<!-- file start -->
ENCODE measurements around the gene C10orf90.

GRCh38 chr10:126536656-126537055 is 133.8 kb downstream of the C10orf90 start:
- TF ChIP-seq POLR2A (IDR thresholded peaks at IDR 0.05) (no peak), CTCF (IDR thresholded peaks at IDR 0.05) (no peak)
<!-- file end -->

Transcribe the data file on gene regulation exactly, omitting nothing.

ENCODE measurements around the gene C10orf90.

GRCh38 chr10:126536656-126537055 is 133.8 kb downstream of the C10orf90 start:
- TF ChIP-seq POLR2A (IDR thresholded peaks at IDR 0.05) (no peak), CTCF (IDR thresholded peaks at IDR 0.05) (no peak)